Knotted pile carpet weaving technology probably came to England in the early 16th century with Flemish Calvinists fleeing religious persecution. Because many of these weavers settled in South-eastern England in Norwich the 14 extant 16th and 17th century carpets are sometimes referred to as "Norwich carpets."
The first English carpets were adaptations of two styles:
- Anatolian carpets with strong emphasis on geometric shapes in their design
- Indo-Persian designs employing Elizabethan-Jacobean scrolling vines and blossoms
Like the French, English weavers used the symmetrical knot. There are documented and surviving examples of carpets from three 18th
- Exeter (1756–1761, owned by Claude Passavant, 3 extant carpets)
- Moorfields (1752–1806, owned by Thomas Moore, 5 extant carpets)
- Axminster (1755–1835, owned by Thomas Whitty, numerous extant carpets)
Exeter and Moorfields were both staffed with renegade weavers from the French Savonnerie and, therefore, employ the weaving structure of that factory and Perrot-inspired designs. Neoclassical designer Robert Adam supplied designs for both Moorfields and Axminster carpets based on Roman floor mosaics and coffered ceilings. Some of the most well-known rugs of his design were made for Syon House, Osterley Park House, Harewood House, Saltram House, and Newby Hall.The Arts & Crafts by William Morris Movement
Six of Axminster carpets are known as the "Lansdowne" group. These have a tripartite design with reeded circles and baskets of flowers in the central panel flanked by diamond lozenges in the side panels. Axminster Rococo designs often have a brown ground and include birds copied from popular, contemporary engravings. Even now a large percentage of the 55,000 population town still seek employment in this industry.
The Arts and Crafts Movement was an international design movement that originated in England and flourished between 1880 and 1910, continuing its influence up to the 1930s. It was instigated by the artist and writer William Morris (1834–1896) in the 1860s. The movement advocated truth to materials and traditional craftsmanship using simple forms and often medieval, romantic or folk styles of decoration. In 1861, Morris founded a design firm in partnership with the artist Edward Burne-Jones, and the poet and artist Dante Gabriel Rossetti which profoundly influenced the decoration of churches and houses into the early 20th century. His chief contribution to the arts was as a designer of repeating patterns for wallpapers and textiles, many based on a close observation of nature. He was a major contributor to the resurgence of traditional textile arts and methods of production.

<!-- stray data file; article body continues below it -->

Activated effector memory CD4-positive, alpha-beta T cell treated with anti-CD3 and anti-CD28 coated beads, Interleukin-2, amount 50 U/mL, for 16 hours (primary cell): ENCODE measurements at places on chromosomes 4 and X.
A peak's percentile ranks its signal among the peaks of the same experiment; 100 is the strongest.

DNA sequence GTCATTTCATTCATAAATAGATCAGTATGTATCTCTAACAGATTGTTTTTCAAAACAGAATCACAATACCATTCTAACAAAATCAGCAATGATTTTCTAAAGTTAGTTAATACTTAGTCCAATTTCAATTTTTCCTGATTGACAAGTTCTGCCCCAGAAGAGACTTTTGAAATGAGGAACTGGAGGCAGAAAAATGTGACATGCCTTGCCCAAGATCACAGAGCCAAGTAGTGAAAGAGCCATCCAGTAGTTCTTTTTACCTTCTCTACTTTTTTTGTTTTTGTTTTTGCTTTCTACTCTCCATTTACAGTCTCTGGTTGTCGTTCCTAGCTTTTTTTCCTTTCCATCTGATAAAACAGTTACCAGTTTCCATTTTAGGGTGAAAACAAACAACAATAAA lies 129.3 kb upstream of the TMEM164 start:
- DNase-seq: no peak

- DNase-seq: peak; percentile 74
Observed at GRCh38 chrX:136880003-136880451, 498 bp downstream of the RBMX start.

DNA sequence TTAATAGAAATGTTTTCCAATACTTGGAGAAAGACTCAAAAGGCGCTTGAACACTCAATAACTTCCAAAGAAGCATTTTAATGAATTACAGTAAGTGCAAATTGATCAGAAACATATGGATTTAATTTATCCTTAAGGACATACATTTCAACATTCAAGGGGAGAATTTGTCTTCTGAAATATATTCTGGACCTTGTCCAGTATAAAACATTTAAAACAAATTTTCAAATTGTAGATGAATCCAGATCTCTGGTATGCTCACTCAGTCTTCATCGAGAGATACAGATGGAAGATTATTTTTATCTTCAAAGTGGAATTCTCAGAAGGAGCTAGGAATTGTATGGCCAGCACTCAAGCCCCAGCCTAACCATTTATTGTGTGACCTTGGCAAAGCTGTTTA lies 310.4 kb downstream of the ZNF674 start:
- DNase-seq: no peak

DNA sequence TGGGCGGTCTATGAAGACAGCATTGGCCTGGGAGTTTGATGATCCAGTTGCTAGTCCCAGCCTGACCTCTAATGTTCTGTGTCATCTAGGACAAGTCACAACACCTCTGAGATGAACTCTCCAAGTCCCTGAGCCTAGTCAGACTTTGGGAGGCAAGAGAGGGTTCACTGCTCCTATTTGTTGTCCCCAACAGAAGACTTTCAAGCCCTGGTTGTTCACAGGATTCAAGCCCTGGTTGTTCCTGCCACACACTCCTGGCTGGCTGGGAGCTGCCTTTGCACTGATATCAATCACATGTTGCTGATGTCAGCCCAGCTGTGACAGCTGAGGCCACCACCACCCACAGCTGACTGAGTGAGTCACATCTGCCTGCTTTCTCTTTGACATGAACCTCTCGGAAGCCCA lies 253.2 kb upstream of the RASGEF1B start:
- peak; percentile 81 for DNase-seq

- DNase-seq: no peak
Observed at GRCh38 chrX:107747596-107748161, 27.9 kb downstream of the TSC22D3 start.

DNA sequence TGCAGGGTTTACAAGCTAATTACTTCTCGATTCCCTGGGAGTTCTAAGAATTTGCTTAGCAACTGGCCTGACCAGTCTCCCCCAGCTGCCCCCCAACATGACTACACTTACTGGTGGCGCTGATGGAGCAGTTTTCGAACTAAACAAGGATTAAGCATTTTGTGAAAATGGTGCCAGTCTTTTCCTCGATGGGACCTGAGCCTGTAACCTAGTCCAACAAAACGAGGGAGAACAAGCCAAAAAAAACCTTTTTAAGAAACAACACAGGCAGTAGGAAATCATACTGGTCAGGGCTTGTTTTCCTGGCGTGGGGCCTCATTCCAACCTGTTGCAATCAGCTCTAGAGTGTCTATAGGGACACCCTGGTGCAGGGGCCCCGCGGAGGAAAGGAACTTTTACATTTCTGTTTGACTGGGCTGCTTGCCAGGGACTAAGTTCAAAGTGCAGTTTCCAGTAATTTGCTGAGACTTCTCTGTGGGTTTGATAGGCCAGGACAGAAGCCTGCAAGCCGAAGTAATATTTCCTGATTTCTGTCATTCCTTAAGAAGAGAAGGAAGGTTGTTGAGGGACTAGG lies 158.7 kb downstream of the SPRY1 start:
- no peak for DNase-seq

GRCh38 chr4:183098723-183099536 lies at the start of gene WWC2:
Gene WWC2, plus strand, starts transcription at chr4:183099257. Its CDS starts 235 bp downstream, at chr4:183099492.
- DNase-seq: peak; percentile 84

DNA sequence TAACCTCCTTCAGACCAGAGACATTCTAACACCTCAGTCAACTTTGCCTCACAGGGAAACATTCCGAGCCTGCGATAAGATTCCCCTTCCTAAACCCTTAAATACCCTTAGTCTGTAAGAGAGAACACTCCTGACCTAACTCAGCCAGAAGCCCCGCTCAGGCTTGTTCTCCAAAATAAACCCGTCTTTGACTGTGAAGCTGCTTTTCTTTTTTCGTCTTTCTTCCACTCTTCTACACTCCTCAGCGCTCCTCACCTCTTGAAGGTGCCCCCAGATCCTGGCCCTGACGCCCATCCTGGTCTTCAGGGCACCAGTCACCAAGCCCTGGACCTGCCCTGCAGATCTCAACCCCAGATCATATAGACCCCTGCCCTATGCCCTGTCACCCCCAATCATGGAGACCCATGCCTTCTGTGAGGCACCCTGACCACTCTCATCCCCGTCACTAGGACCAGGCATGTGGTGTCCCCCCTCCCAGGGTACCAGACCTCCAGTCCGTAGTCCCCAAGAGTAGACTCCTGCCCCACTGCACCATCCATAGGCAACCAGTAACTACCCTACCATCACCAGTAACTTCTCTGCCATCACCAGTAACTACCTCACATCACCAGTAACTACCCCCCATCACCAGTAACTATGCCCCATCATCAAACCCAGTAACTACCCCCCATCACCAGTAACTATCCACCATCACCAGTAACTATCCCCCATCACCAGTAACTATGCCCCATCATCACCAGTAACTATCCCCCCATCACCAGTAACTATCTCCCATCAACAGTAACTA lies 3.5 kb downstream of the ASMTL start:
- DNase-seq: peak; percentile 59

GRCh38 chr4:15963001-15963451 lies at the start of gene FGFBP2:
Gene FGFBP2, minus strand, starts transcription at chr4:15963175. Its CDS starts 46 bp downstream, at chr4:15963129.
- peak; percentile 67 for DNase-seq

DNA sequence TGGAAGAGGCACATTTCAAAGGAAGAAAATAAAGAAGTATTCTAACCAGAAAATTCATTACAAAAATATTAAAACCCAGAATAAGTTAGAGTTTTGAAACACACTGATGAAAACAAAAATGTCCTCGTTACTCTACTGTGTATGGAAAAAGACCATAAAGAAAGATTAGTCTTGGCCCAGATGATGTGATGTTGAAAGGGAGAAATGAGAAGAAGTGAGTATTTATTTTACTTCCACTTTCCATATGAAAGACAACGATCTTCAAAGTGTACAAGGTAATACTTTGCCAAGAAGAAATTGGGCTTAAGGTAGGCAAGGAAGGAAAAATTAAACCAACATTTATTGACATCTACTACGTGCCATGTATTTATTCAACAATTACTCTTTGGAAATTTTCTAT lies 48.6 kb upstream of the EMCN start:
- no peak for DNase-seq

Morris & Co designs were influenced by traditional carpeting designs from around the world. There are constant flower and wildlife images that are recognizable linked with the native Persian carpet industry for example, of which Morris was a particularly keen and avid fan. Morris was also committed, as were many leading designers of the mid-nineteenth century, into producing design work that was basically graphic in nature, as opposed to that of the three-dimensional qualities that were commonplace amongst the more fashionable designs of the period, two examples of which are shown below.
These extremely popular carpet designs were produced for both effect and status. Carpet manufacturers had seen a large increase in their market with the expansion of the 19th century middle class. This class had only recently started to expand in numbers and many were still unfamiliar as to role that their heightened position in society had given them. Many were keen to portray their new wealth and status by procuring instant possessions.
Morris was convinced that a flat, graphic quality to the design, particularly with regard to textiles, was more fitting to the flat nature of the medium. He saw no real gain in employing mock three-dimensional trickery in order to produce a realistic image, where none was needed. He felt that much of the contemporary decorative qualities in carpet and rug design served no purpose other than to jar the ambiance of a planned interior, and felt that much could be learned from traditional surface pattern techniques, particularly those used within the Islamic world.
Although Morris carpet designs were very often complex, the color palette and compositional work produced by him and his company, was never heightened to the detriment of an interior. As far as Morris was concerned, the carpet was supposed to compliment the furnishings not dominate them. Morris, along with many others in 19th century Britain, felt that the newest and latest members of the by now burgeoning middle class, needed to be educated towards a better management of their interiors. It was assumed that taste was something that could be taught. The constant publication throughout the century, often by self-proclaimed connoisseurs of taste, of books and articles dealing with the achievement of taste and refinement, and their undoubted and obvious popularity, showed that large sections of the general public had an appetite for these lessons and were more than willing to be taught.
Sources and inspiration: Bérinstain, Valérie, et al. L'art du tapis dans le monde (The art of carpets in the world),. Paris: Mengès, 1996. Print.; Jerrehian Jr., Aram K.A. Oriental Rug Primer. Philadelphia: Running Press, 1980. Print.; Herbert, Janice Summers. Oriental Rugs, New York: Macmillan, 1982. Print.; Hackmack, Adolf. Chinese Carpets and Rugs, Rutland and Tokyo: Tuttle, 1980. Print. ; De Moubray, Amicia, and David Black. Carpets for the home, London: Laurence King Publishing, 1999. Print.; Jacobsen, Charles. Oriental Rugs A Complete Guide, Rutland and Tokyo: Tuttle, 1962. Print.; Bashir, S. (n.d.). Personal interview.; Web site sources and dates of consultation vary (to be confirmed). Without prejudice to official usage.